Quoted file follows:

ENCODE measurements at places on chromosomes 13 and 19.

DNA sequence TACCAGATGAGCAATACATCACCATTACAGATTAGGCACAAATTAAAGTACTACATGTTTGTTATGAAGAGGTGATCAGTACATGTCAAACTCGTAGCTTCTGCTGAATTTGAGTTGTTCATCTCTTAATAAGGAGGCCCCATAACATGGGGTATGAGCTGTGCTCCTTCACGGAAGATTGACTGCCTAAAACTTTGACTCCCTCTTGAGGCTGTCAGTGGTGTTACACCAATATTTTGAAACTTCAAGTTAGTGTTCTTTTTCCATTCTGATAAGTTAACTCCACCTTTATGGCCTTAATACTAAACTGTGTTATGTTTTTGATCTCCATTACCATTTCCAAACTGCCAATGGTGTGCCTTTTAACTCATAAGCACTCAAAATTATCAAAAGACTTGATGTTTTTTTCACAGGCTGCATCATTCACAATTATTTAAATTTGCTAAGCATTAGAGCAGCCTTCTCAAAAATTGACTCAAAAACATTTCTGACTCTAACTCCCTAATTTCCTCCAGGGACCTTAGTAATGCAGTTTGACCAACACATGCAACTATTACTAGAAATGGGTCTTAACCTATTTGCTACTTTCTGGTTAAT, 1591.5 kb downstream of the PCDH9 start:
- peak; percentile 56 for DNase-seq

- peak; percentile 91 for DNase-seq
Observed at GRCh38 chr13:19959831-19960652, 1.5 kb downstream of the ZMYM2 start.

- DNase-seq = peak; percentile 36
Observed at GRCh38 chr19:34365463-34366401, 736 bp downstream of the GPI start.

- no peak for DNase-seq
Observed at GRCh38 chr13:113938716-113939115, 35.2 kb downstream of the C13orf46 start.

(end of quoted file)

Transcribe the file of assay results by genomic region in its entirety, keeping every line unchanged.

ENCODE measurements at places on chromosomes 13 and 19.

DNA sequence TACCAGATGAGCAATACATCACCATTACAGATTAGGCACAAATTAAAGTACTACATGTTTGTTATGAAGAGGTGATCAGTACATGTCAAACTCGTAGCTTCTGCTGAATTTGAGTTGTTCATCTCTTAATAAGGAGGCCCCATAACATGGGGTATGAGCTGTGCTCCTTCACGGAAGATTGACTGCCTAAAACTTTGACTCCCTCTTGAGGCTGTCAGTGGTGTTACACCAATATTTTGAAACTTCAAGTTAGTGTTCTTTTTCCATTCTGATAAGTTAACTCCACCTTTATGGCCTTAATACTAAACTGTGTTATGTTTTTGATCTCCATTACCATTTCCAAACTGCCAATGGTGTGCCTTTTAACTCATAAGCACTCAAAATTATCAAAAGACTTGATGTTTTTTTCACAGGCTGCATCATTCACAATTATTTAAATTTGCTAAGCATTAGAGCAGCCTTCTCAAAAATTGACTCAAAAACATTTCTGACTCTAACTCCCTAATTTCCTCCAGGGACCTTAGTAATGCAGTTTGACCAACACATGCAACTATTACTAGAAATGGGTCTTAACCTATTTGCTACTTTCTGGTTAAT, 1591.5 kb downstream of the PCDH9 start:
- peak; percentile 56 for DNase-seq

- peak; percentile 91 for DNase-seq
Observed at GRCh38 chr13:19959831-19960652, 1.5 kb downstream of the ZMYM2 start.

- DNase-seq = peak; percentile 36
Observed at GRCh38 chr19:34365463-34366401, 736 bp downstream of the GPI start.

- no peak for DNase-seq
Observed at GRCh38 chr13:113938716-113939115, 35.2 kb downstream of the C13orf46 start.